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Topic: Side effects from Raloxifene for LCIS

Forum: LCIS (Lobular Carcinoma In Situ) — Just diagnosed, in treatment, or finished treatment for LCIS.

Posted on: Jun 24, 2020 03:20PM

AuntieY wrote:

After a few months on Raloxifene I developed a sore throat which now I've had for 6 months. More recently I had a mysterious rash on different parts of my body. To test to see if these two conditions are because of Raloxifene I have not taken it for 3 weeks. Has anyone else experienced this? I will see the oncologist next week. The rash is gone but the sore thoat remains. Is there another medication for LCIS I could try? I don't like to be doing nothing. I'd appreciate any thoughts. This is the first time I've posted. Thank you

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Jun 25, 2020 08:48AM - edited Jun 25, 2020 09:19AM by Lea7777

AuntieY, a 6-month sore throat is awful. Glad the rash has subsided.

Good thing you are checking in with your oncologist. I am not familiar with the side effects you mention, but everyone is different.

Is there another medication for LCIS I could try? If you are on Raloxifene, that tells me you are post-menopausal.That means there are 5 drugs you can take.

1. Raloxifene

2. Tamoxifen-now a low dose 5mg is being subscribed, instead of 20 mg. Some docs prefer the other drugs for post-menopausal women with a uterus due to the slight increase in uterine cancer risk with Tamoxifen.

Raloxifene and Tamoxofen are both SERMs. Selective Estrogen Receptor Modulators.

Then there are the Aromatase Inhibitors (AIs), which block estrogen closer to the source and don't just modulate it. They are available only to post-menopausal women; In no particular order:

3. Examastane/Aromasin

4. Letrozole/Femara

5, Anastrozole/Arimidex

I don't like to be doing nothing. You can increase your surveillance, which is not "nothing." This 2017 study shows about 10% of women with high risk breast conditions take the drugs. The purpose of the study is actually to find ways to increase the uptake.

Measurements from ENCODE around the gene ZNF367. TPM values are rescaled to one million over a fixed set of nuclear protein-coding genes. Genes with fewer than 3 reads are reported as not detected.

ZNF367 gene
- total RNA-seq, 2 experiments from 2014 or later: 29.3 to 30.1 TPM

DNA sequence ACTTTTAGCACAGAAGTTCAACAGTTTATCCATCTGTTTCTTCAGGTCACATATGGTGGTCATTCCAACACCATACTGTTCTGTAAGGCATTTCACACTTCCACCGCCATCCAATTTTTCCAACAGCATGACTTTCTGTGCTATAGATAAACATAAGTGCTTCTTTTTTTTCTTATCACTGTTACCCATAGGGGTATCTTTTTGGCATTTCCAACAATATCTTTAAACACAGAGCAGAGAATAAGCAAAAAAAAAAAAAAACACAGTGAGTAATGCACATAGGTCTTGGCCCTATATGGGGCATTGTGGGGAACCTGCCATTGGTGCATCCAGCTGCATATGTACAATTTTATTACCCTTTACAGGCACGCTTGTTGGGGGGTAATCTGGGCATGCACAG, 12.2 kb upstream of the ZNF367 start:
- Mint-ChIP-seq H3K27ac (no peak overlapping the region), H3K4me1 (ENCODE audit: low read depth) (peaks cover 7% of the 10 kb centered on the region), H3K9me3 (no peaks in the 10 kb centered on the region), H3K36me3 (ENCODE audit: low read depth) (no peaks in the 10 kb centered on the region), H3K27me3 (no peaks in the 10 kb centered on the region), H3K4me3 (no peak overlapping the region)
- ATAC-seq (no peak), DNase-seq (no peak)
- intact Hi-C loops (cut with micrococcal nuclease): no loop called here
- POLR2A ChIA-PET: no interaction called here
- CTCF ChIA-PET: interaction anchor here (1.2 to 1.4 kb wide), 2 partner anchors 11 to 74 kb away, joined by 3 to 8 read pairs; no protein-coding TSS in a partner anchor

https://www.ncbi.nlm.nih.gov/pmc/articles/PMC5460136/

I've read other figures like 1 in 7, so it's definitely a minority who take the drugs.

Of women who do take the drugs (whether to decrease the chance of recurrence or as prevention when high risk conditions are present), many studies show as low as a 50% compliance rate for the full 5-year duration. I have references on those studies if you'd like.

I have tried several drugs and have rejected some for intolerable side effects, having settled on Raloxifene for my LCIS and other atypia issues--for now. So I am not anti-drug, but I do find this fact very interesting: These drugs do prevent breast cancer, but have not shown a decrease in mortality from breast cancer.

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Chemoprevention works against breast cancer, but these drugs are not popular

By Ranit Mishori and LaTasha Seliby February 16, 2015

Kenneth Lin, a family physician at Georgetown University who worked on developing the task force's SERM guidelines, notes that while SERMs may have reduced new cases, they "have not been shown to reduce breast cancer mortality in any study or meta-analysis." One possible explanation, he says, is that "these drugs are effective at preventing nonlethal cancers rather than the more serious ones."

Above is from a Washington Post article.

https://www.washingtonpost.com/national/health-science/chemoprevention-works-against-breast-cancer-but-these-drugs-are-not-popular/2015/02/16/8c58a702-9ce9-11e4-a7ee-526210d665b4_story.html

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Breast Care (Basel). 2015 Apr; 10(2): 141–142.

Published online 2015 May 7. doi: 10.1159/000430877

Aromatase Inhibitors in the Prevention of Breast Cancer

Elmar Stickeler, Chair,a,*,* Tanja Fehm, Participants,b Florian Schütz,c and Marc Thilld

Author information Copyright and License information Disclaimer

This article has been cited by other articles in PMC.

https://www.ncbi.nlm.nih.gov/pmc/articles/PMC44640...


Excerpts (I've added the CAPS and underlines)